Qatar, home to an important U.S. military base since 1996, hosts army Patriot surface-to-air missile (SAM) batteries and a large U.S. Air Force air-space operation center on its soil. It also has sought to procure eleven Patriot “configuration-3” fire units, including forty-four launchers, and one thousand PAC-2 GEM-T interceptors (2012) with an estimated value of $9.9 billion. Qatar has also requested two THAAD ballistic missile defense systems. The THAAD is a dedicated system, designed to intercept various types of ballistic missiles at very high altitudes though it cannot double as an air defense system. In this, Qatar followed the UAE’s lead, becoming the second foreign customer of the system. The radar accompanying a THAAD battery is an AN/TPY-2 X-band radar similar to one reportedly deployed by the U.S. military there. The deal is estimated at $6.5 billion.
The United Arab Emirates is known to be the largest arms importer in the region and is also the only Gulf state to have an ongoing territorial dispute with Iran over the small Tunb and Abu Musa islands off the Strait of Hormuz. Whether or not it has resolved its territorial dispute with Iran in a secret deal signed in December 2013, it seems that its threat perceptions remain strong.
The UAE requested nine Patriot batteries valued at $9 billion as early as 2007. Subsequent contracts were given to Raytheon and Lockheed Martin beginning in December 2008. The systems were originally to be delivered in 2013, but it is unclear whether they actually arrived and entered operational service. Also, in 2008, the UAE requested two THAAD anti-ballistic missile defense batteries, valued at $6.95 billion. The first contracts were given in early 2012. In addition, the UAE has requested forty-eight units of the Avenger point defense system for shorter-range necessities and has not hesitated to turn to other suppliers, most notably the Russians, from whom it ordered some fifty Pantsyr S-1 air defense systems.
By contrast, Saudi Arabia until now has invested very little in ballistic missile defense even though it does operate the Patriot system. This is striking as Riyadh is the only Gulf state that suffered directly from ballistic missile attacks during the 1991 Kuwait war.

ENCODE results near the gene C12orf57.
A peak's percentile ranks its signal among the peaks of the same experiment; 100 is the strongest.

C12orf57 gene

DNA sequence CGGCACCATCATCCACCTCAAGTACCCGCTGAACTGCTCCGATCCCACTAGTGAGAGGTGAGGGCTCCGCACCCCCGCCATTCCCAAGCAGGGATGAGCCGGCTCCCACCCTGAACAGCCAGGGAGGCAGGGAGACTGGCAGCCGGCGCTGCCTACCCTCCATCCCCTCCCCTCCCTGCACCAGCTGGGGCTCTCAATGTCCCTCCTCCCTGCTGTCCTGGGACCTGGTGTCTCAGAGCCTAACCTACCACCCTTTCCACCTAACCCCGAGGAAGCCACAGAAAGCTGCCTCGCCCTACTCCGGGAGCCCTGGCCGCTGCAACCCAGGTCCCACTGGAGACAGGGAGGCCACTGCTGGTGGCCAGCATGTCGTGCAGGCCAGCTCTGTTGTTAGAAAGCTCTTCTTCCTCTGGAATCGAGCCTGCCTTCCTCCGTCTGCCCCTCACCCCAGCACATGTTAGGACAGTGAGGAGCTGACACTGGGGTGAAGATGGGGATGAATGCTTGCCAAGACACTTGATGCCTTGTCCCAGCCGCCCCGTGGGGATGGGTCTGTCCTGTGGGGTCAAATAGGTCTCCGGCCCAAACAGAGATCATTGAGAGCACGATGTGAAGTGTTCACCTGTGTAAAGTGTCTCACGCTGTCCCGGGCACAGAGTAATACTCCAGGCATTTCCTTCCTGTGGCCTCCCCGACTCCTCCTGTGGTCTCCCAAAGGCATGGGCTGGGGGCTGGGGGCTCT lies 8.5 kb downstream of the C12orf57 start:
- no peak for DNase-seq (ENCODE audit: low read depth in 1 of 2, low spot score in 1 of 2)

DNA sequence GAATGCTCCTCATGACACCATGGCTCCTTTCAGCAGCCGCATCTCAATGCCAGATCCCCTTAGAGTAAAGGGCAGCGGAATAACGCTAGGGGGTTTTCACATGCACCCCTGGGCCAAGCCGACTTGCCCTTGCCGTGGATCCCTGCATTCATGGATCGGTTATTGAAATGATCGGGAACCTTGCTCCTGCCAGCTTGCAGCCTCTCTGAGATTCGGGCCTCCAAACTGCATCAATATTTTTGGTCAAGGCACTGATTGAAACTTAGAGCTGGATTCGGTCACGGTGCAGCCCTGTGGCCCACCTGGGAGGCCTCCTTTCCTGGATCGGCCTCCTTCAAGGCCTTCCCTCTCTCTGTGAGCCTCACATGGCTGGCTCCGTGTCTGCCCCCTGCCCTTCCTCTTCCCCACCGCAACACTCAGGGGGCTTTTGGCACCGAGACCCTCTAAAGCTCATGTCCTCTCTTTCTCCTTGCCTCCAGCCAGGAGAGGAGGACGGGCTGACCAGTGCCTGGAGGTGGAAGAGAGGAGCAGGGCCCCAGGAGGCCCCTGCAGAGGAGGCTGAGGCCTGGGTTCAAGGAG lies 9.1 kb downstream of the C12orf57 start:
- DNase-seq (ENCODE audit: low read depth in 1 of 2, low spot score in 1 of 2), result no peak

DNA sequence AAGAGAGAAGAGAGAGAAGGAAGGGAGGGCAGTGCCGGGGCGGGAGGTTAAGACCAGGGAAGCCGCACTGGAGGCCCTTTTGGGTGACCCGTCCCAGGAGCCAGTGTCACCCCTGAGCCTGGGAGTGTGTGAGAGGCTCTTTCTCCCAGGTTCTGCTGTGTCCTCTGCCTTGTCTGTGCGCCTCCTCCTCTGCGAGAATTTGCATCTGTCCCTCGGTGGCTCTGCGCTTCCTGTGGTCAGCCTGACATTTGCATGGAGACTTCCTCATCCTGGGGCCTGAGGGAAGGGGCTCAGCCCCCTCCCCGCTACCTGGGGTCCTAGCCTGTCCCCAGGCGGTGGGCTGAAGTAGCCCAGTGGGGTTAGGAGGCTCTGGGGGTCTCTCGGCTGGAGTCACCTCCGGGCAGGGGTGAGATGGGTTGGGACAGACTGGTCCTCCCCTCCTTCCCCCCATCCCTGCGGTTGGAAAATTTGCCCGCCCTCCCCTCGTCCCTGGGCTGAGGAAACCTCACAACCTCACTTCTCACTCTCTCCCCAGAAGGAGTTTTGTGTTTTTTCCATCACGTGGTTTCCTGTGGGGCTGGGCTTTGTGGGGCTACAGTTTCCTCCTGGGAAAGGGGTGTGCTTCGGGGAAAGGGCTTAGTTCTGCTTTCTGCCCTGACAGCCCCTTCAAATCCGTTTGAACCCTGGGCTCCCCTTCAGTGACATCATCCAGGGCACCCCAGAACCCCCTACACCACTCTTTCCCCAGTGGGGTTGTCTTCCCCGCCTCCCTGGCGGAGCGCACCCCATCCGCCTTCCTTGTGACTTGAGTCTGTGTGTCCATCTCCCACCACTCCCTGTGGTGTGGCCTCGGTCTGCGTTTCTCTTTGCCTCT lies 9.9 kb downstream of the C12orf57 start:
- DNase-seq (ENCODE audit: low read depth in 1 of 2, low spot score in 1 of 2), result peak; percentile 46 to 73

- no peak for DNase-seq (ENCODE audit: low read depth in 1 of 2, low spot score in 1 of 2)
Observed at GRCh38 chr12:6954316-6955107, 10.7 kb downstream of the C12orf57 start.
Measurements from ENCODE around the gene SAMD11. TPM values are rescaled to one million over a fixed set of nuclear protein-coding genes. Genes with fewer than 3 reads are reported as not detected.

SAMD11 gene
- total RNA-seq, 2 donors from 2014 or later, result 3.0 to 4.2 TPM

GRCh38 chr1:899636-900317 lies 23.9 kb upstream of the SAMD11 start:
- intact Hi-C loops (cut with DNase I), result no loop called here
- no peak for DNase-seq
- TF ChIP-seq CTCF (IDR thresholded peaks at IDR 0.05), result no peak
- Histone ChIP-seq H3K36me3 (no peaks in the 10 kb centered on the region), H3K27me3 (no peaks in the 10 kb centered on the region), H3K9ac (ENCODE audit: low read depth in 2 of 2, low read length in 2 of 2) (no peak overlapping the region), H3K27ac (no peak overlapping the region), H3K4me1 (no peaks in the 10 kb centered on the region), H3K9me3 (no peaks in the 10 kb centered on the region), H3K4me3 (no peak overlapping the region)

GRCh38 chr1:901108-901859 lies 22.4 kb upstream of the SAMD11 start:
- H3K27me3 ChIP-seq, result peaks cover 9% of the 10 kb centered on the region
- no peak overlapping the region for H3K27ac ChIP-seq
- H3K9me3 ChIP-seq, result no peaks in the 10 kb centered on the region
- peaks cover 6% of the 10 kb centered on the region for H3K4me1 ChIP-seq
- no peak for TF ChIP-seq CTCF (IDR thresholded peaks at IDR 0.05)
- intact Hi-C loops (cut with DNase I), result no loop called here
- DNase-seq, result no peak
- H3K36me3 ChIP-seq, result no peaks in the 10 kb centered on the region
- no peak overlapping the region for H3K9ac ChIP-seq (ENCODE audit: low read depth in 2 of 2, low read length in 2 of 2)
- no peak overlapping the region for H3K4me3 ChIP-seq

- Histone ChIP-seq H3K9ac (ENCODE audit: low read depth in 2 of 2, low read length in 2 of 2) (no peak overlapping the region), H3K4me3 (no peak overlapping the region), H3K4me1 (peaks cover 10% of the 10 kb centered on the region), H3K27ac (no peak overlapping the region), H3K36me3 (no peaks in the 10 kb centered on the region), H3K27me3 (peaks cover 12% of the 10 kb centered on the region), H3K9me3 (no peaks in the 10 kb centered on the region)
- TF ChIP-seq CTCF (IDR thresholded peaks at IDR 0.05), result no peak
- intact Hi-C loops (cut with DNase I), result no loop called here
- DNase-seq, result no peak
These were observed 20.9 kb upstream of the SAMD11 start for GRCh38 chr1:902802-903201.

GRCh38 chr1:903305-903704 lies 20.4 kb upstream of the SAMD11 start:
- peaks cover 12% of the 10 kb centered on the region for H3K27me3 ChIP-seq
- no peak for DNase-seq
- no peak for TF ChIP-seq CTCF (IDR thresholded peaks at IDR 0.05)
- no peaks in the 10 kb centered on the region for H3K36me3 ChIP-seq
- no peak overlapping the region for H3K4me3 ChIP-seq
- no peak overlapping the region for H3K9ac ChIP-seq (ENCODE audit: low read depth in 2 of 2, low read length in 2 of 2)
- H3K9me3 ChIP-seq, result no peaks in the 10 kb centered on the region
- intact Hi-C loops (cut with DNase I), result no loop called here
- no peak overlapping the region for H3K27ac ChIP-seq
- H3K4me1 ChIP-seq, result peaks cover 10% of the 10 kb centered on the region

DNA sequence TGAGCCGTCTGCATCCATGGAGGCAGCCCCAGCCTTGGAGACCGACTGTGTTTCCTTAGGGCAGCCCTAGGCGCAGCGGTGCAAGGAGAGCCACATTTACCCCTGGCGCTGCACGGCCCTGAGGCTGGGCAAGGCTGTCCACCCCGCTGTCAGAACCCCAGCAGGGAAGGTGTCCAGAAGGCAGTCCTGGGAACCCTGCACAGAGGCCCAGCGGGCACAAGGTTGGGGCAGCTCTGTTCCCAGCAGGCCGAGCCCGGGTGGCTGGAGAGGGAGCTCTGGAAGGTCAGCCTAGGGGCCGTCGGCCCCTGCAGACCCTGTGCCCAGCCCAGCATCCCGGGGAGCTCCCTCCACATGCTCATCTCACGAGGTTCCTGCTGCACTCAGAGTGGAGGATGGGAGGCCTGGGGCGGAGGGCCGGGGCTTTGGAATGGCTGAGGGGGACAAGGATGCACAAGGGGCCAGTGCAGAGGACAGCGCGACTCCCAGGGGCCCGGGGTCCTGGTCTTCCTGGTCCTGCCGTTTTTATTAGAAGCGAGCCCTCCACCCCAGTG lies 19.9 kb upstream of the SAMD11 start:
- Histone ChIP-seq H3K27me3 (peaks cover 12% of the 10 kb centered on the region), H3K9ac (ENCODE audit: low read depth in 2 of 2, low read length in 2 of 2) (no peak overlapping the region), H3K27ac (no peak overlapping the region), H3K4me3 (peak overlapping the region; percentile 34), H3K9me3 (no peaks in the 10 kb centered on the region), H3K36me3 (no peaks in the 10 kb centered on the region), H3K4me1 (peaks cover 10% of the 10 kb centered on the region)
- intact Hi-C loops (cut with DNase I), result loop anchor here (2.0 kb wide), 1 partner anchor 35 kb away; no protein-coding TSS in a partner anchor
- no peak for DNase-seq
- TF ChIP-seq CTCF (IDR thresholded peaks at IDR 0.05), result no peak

Riyadh’s air defense is based on Patriot PAC-2 batteries as well as vintage HAWK batteries, believed to be still active. Older Crotale and Shahin mobile air defense units provide point defense for military units. In 2011, it ordered an upgrade for its Patriot batteries — an improvement that will include converting Patriot batteries to enable them to operate the PAC-3 interceptors. The project additionally calls for upgrading some 300 existing PAC-2 interceptors to the GEM-T configuration. The contract is valued at $1.7 billion. It is unclear why a country the size of Saudi Arabia with a deep aversion to the mullahs of Shiite Iran has not requested more in the way of ballistic defense systems. However, this is due to change, as Riyadh finally decided to request 202 PAC-3 missiles with all the necessary equipment upgrades as well as logistics support and training, valued at $1.75 billion.
An essential means of mitigating the threat of ballistic missiles is to deploy one’s own in order to deter the enemy from using theirs. Saudi Arabia was the first GCC country to move in this direction, purchasing DF-3A missiles (also known by a NATO code name, CSS-2) from China in the late 1980s. Although outmoded today, they were intended to mitigate the threat of Saddam’s Iraq with its ambitious nuclear and ballistic missile programs as well as the perceived threat of Israel’s missile force. Riyadh remained silent about its missiles and only acknowledged their possession in 2014.